The real trick here is to find a good guess for the transition state structure. The closer you are, the better. It is often difficult to guess these structures. One way to obtain a good guess is to built an approximate TS and to perform a constrained minimization by freezing internal coordinates that change most during the reaction. Alternatively, you can generate several structures intermediate to reactants and products, and compute the energy at each point. The maximum energy structure is usually a good guess for the true TS.
After obtaining a reasonable initial guess for the TS structure you have to perform a vibrational analysis (or LES calculation for a large molecule) and to identify the index of the transition vector to follow during the optimization. Ideally, this is a vector with a negative eigenvalue, or "imaginary" frequency. The best way to find the right vector is to use some graphical interface to visualize vibrations. For a reasonable guess structure there should be one vibration that resembles the reaction under study. Remember that statpt uses a different ordering of eigenvalues as compared to the aoforce output--six (five) zero eigenvalues are shifted to the end.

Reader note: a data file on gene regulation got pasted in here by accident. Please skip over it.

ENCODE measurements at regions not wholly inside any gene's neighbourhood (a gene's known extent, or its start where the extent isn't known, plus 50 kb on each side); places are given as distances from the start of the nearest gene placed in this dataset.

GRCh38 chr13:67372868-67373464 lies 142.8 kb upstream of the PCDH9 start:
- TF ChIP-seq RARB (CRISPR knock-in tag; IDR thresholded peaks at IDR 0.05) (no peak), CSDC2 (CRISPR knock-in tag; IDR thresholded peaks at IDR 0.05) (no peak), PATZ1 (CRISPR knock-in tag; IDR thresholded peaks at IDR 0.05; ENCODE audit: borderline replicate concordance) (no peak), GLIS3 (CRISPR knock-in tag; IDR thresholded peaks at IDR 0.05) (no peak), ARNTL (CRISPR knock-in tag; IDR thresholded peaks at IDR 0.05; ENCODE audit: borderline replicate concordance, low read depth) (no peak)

There is an important thing to remember at this point. Even such sophisticated optimization methods like TRIM will not replace your own chemical intuition about where transition states may be located. If you need to restart your run, do so with the coordinates which have the smallest RMS gradient. Note that the energy does not have necessarily to decrease in a transition state search (as opposed to minimizations). It is sometimes necessary to do restart several times (including a recomputation of the Hessian) before the saddle point can be located.
Assuming you do find the TS, it is always a good idea to recompute the Hessian at this structure. It is fairly common, especially when using symmetry, that at your ``TS'' there is a second imaginary frequency. This means that you have not found the correct TS. The proper procedure is to distort the structure along the ``extra'' imaginary normal mode using the tool screwer (see Section 1.5). Very often such a distortion requires also lowering the point group symmetry. The distortion must be large enough, otherwise the next run will come back to the invalid structure.